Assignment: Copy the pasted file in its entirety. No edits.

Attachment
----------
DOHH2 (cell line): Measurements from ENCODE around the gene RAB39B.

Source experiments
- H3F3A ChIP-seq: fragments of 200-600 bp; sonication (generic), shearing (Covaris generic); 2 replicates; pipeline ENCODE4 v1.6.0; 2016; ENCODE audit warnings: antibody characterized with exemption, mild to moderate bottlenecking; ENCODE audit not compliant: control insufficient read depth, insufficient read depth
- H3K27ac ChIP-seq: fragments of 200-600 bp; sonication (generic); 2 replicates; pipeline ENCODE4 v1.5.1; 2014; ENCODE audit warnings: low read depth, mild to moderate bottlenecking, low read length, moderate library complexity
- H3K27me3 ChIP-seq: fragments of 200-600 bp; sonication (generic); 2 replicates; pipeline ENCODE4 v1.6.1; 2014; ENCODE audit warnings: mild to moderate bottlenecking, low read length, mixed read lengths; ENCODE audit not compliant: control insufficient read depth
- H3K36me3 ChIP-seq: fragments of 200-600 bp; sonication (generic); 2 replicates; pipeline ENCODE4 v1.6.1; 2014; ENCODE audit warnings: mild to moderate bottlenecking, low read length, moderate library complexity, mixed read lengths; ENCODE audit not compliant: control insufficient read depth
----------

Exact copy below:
DOHH2 (cell line): Measurements from ENCODE around the gene RAB39B.

Source experiments
- H3F3A ChIP-seq: fragments of 200-600 bp; sonication (generic), shearing (Covaris generic); 2 replicates; pipeline ENCODE4 v1.6.0; 2016; ENCODE audit warnings: antibody characterized with exemption, mild to moderate bottlenecking; ENCODE audit not compliant: control insufficient read depth, insufficient read depth
- H3K27ac ChIP-seq: fragments of 200-600 bp; sonication (generic); 2 replicates; pipeline ENCODE4 v1.5.1; 2014; ENCODE audit warnings: low read depth, mild to moderate bottlenecking, low read length, moderate library complexity
- H3K27me3 ChIP-seq: fragments of 200-600 bp; sonication (generic); 2 replicates; pipeline ENCODE4 v1.6.1; 2014; ENCODE audit warnings: mild to moderate bottlenecking, low read length, mixed read lengths; ENCODE audit not compliant: control insufficient read depth
- H3K36me3 ChIP-seq: fragments of 200-600 bp; sonication (generic); 2 replicates; pipeline ENCODE4 v1.6.1; 2014; ENCODE audit warnings: mild to moderate bottlenecking, low read length, moderate library complexity, mixed read lengths; ENCODE audit not compliant: control insufficient read depth